Northern Vermont

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My first car guest was Benny, a friend of 20 years who flew over from Epsom England in Surrey, where I lived for five years in the eighties. He thankfully managed to pack everything in a small duffel bag which was important criteria for traveling with me since there was not much room for anything “new” after I finished loading.

Hamilton was filled with the typical things one needs on an across country trip: two cases of wine, beer, three computers, a printer, fax machine, Felice Kincannon’s aerobed, two pillows, a sleeping bag, one tent, a water mattress, a lantern with aged red glass from some run down antique store in Vermont, a bicycle pump, maps from every state in the country despite the fact that I planned to only stop in northern towns and cities, guidebooks, gortex jackets and umbrellas, a tarp, hiking boots and fleece jackets, mineral water, Tony Robbins greens and CDs, a crate filled with every mineral and vitamin you can think of, four cameras, a camcorder I was unlikely to ever use, a tripod, almonds from Ken, soymilk from Andrea, a box of CDs from every genre (although no doubt, we would listen to 60s and 70s kitch tunes most of the time) a pair of old fashioned binoculars from the 1930s, a 25 year old Teddy bear named Teddy (Teddiford Jr. on some days) and TONS of Renee’s clothes.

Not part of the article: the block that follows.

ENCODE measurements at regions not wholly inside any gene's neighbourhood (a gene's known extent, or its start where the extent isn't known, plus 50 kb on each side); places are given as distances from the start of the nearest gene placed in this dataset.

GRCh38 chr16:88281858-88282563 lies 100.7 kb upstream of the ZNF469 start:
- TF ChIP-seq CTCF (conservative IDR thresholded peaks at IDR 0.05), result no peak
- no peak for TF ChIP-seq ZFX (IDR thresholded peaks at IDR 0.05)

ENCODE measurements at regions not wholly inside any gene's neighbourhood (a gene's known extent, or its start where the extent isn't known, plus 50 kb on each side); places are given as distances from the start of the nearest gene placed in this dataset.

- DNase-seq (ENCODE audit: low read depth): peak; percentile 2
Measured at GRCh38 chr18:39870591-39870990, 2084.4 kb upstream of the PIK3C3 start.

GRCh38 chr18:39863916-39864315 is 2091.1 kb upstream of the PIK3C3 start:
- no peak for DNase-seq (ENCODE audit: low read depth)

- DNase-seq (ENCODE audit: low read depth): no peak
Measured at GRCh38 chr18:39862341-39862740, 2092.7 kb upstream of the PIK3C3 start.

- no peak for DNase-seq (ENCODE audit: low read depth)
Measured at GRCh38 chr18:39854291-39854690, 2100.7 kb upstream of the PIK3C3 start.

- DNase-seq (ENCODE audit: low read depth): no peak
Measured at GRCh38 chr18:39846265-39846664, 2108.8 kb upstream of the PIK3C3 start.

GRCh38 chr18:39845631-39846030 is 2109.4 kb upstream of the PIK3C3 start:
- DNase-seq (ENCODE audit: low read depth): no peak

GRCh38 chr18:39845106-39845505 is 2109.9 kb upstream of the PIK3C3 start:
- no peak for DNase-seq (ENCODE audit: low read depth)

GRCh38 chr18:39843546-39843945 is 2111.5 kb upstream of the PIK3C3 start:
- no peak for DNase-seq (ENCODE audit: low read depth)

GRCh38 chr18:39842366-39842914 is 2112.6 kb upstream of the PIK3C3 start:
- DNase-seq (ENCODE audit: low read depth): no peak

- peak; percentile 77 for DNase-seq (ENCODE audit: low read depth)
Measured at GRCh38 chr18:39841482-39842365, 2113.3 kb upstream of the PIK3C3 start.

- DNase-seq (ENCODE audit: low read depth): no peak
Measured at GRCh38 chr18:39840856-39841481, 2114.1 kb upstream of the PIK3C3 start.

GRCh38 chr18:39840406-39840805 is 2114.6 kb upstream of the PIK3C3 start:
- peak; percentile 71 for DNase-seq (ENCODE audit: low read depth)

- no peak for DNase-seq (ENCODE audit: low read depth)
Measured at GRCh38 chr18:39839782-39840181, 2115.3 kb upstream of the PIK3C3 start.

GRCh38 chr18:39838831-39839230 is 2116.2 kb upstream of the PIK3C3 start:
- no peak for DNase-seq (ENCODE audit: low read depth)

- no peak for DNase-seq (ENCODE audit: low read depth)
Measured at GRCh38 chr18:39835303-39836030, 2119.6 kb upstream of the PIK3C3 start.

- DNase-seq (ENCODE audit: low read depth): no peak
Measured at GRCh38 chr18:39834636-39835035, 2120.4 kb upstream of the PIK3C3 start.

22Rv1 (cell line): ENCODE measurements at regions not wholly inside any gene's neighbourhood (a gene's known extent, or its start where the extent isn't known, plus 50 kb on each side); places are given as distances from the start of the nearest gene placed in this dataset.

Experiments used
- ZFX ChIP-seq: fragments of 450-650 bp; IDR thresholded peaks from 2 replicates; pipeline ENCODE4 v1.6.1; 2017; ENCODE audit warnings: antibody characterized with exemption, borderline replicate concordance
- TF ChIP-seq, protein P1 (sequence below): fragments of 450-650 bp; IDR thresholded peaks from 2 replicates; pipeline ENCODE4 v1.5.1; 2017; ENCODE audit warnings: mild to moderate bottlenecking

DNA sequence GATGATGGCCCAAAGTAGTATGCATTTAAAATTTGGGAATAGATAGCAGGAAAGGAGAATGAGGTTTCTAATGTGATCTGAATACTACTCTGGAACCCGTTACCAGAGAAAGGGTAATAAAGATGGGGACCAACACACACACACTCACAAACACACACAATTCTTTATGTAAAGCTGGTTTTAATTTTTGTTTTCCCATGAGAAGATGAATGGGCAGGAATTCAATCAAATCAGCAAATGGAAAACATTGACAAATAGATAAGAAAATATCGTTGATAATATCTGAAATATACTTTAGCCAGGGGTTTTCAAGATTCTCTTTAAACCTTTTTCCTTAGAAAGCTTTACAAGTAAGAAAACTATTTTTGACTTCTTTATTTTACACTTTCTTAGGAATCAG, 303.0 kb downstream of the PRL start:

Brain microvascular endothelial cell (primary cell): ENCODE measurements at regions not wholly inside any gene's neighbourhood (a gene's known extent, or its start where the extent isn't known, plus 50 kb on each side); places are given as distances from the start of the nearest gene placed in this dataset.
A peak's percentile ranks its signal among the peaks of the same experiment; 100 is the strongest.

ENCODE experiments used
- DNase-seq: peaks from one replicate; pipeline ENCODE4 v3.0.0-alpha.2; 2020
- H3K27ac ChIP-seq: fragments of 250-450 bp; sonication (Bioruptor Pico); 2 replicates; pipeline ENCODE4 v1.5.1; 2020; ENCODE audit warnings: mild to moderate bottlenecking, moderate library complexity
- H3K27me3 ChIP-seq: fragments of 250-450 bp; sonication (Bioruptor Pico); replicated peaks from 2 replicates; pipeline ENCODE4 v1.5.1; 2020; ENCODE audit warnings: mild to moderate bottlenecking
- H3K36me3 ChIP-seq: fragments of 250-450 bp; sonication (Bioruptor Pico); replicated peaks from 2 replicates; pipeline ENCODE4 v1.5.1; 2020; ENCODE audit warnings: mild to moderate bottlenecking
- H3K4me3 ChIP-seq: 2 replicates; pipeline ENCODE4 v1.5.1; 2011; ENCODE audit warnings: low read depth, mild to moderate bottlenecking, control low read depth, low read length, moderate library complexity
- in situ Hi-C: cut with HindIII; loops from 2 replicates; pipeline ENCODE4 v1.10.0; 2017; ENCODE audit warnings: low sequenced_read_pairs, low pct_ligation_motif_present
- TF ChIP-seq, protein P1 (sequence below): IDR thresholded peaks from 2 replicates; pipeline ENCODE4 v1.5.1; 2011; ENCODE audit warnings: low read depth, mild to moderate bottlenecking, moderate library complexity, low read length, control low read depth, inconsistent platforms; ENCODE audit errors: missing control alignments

My adorable mechanic from Belmont strongly encouraged me to lighten the load or take serious note of every bump and hill from Boston to the Rockies if I didn’t want to incur thousands of dollars of damage – just the thing you need to hear a day before a four week road trip. Hamilton had to be strong and powerful for the adventures yet to come.

With Teddy perched in between us, we pulled into Hotel Pierre in Barre, Vermont. If you have ever been to Barre, you’ll realize that the stop was unplanned. Visuals include a desolate Exxon gas station, a Burger King and a colorful discussion I couldn’t understand a word of in an antique store with two owners without teeth. They were marveling at the hundreds – yes hundreds of bikers that passed through there a few days before. It’s hard to drive north, whether inland or along the Route 1 coast and not get lost in an old junk or antique shop. Listening to the stories linked to the pieces are half the fun.

I didn’t buy anything despite my temptation to load the car up with blue glass and an old washboard. Clearly this would have been more a symbolic connection with the soon to be old and the denial of moving on.

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